While the 2021 NTT IndyCar Series grid has a handful of drivers that will be genuine championship contenders, there are some in the field who should not be counted out for a race win or two, or maybe they could surprise everyone and be a championship contender. This preview will feature those drivers who should be in contention for a race win here or there.
Some championship-caliber drivers have times in their careers where they’re on the cusp of a win but something just doesn’t add up in that driver’s favor. Such is the case for Ryan Hunter-Reay. After winning the 2012 IndyCar Series championship, Hunter-Reay has had two winless seasons in 2016-2017 and again in 2019-2020. In those four seasons, the Andretti Autosport racer has 19 top five finishes, with nine of those being podiums.
The 2014 Indianapolis 500 winner still has the talent to drive up front and dominate. The final IndyCar race at Sonoma was proof of that as Hunter-Reay won pole position and led 80 of the race’s 85 laps.
Some racers that have spent time away from the sport come back and haven’t lost any of their skills. Such has been the case for Jack Harvey. After losing the 2014 Indy Lights championship on a second-place tiebreaker and the 2015 Indy Lights championship to Spencer Pigot, Harvey spent all of 2016 looking for funding before racing in the 2017 Indianapolis 500 with Andretti Autosport in conjunction with Michael Shank’s team.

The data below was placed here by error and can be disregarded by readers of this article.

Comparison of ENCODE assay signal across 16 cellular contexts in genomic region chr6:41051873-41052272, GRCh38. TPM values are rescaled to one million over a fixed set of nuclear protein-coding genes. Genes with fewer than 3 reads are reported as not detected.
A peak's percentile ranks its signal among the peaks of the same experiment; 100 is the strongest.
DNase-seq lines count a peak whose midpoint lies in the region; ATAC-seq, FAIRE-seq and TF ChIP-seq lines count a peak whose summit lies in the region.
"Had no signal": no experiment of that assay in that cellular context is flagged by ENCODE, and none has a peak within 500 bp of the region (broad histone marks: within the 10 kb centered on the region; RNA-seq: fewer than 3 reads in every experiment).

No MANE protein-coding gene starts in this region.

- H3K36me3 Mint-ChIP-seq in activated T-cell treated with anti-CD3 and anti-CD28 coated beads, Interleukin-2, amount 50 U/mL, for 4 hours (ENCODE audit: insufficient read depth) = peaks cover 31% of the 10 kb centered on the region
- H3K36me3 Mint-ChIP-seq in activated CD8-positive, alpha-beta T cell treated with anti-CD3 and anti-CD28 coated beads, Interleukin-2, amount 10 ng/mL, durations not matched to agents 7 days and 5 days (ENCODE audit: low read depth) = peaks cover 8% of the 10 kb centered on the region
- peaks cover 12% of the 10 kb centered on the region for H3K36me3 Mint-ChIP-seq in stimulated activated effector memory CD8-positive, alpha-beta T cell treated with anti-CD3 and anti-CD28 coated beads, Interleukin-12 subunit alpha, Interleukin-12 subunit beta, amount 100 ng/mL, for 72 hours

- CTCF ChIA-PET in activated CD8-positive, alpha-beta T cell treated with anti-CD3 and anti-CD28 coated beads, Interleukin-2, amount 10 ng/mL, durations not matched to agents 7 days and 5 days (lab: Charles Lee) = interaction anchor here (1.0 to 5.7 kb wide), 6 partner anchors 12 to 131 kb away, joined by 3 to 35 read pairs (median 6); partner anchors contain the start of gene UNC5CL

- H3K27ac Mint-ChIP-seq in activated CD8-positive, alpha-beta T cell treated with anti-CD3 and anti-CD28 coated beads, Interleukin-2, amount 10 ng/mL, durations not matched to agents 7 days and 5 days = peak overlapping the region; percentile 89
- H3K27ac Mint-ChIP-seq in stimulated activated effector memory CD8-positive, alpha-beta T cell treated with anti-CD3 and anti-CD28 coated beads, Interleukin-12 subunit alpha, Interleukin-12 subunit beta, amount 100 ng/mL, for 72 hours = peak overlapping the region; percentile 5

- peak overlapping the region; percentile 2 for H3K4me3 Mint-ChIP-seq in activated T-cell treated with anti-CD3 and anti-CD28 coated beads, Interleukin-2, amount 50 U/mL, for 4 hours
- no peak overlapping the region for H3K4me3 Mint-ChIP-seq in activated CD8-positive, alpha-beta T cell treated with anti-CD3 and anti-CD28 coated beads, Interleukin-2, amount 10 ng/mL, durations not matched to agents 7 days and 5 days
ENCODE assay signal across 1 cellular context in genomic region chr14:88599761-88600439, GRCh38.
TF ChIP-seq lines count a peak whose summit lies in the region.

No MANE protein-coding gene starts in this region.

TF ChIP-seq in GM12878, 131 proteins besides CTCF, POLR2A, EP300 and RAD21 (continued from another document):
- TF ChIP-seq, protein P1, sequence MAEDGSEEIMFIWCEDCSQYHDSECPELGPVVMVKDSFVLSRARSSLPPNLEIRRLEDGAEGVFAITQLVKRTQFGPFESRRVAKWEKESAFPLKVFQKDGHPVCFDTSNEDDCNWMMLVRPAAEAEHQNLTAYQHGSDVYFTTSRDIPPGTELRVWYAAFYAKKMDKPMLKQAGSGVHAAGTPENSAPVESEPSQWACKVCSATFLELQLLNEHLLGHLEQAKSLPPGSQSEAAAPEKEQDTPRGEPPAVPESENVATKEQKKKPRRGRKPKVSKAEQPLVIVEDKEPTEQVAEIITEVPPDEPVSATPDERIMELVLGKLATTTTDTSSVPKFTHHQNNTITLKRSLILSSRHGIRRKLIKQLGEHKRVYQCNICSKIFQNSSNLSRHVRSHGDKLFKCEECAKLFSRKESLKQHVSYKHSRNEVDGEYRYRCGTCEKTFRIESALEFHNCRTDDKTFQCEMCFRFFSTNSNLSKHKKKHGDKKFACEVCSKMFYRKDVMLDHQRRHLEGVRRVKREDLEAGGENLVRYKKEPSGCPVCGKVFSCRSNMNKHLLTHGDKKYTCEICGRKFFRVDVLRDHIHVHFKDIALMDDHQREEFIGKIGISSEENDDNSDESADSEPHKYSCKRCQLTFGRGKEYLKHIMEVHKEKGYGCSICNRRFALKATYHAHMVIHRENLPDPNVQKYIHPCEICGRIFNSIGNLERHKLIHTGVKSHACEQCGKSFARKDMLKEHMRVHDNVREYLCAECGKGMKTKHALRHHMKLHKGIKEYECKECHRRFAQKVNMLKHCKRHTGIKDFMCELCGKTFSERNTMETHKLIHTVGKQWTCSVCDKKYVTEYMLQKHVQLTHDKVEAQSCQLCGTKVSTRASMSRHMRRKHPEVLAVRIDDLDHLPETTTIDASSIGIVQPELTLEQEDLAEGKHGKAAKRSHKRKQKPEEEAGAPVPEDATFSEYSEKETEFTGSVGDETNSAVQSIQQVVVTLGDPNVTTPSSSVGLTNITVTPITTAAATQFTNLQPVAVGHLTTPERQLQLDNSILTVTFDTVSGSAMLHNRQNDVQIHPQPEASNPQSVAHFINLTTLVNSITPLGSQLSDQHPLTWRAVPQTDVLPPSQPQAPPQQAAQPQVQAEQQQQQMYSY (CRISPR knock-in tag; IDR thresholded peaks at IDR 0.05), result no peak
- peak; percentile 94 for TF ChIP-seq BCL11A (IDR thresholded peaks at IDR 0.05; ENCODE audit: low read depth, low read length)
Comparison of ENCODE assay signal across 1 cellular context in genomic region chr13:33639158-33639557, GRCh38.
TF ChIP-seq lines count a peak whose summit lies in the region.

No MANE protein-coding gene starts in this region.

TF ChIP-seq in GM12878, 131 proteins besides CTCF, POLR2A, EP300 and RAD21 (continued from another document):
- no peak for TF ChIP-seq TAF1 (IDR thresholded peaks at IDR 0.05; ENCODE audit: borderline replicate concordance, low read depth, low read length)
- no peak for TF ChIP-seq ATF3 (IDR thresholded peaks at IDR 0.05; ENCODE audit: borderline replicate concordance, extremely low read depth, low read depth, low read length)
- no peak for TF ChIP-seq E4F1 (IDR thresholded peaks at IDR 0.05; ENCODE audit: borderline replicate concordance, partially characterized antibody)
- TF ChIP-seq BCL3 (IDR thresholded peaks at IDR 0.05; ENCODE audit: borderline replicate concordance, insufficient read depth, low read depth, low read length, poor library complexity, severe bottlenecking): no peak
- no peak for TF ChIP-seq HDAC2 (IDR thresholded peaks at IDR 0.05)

Harvey and Shank were joined at the hip in building an IndyCar program for the IMSA-based organization, but Shank wanted to go about it slowly, building up over time. Six races in 2018 led to 10 races (including a podium finish) in 2019 and then a full season in 2020.
The British standout has built up a bit of a reputation for scoring top 10 finishes, and with an added bonus of a part-time teammate in Helio Castroneves, the No. 60 entry just very well might see victory lane if the stars align.
A team that has made another reshuffle recently is A.J. Foyt Enterprises. The eponymous team owner has turned to four-time Champ Car champion Sebastien Bourdais to try and turn around the fortunes of one of the longest-tenured teams in all of IndyCar racing. Paired up with the Frenchman is former Audi LMP1 engineer Justin Taylor, who has been in North America the last few seasons.
Bourdais’s talent is clear for all to see. He drove the winning car at Sebring last month with a large portion of the rear wing missing from the car and managed to finish fourth at St. Petersburg last year for the Foyt team. With an entire offseason to build a team around him, Bourdais could give A.J. Foyt his first win as a team owner since Long Beach in 2013.
Arrow McLaren Racing SP has built up a team of two youngsters that many would consider to be championship contenders. Patricio O’Ward won the 2018 Indy Lights championship and was extremely close to a couple of race wins in 2020, but it’s not exactly a stretch to say that the young Mexican could bring home a trophy or two in 2021.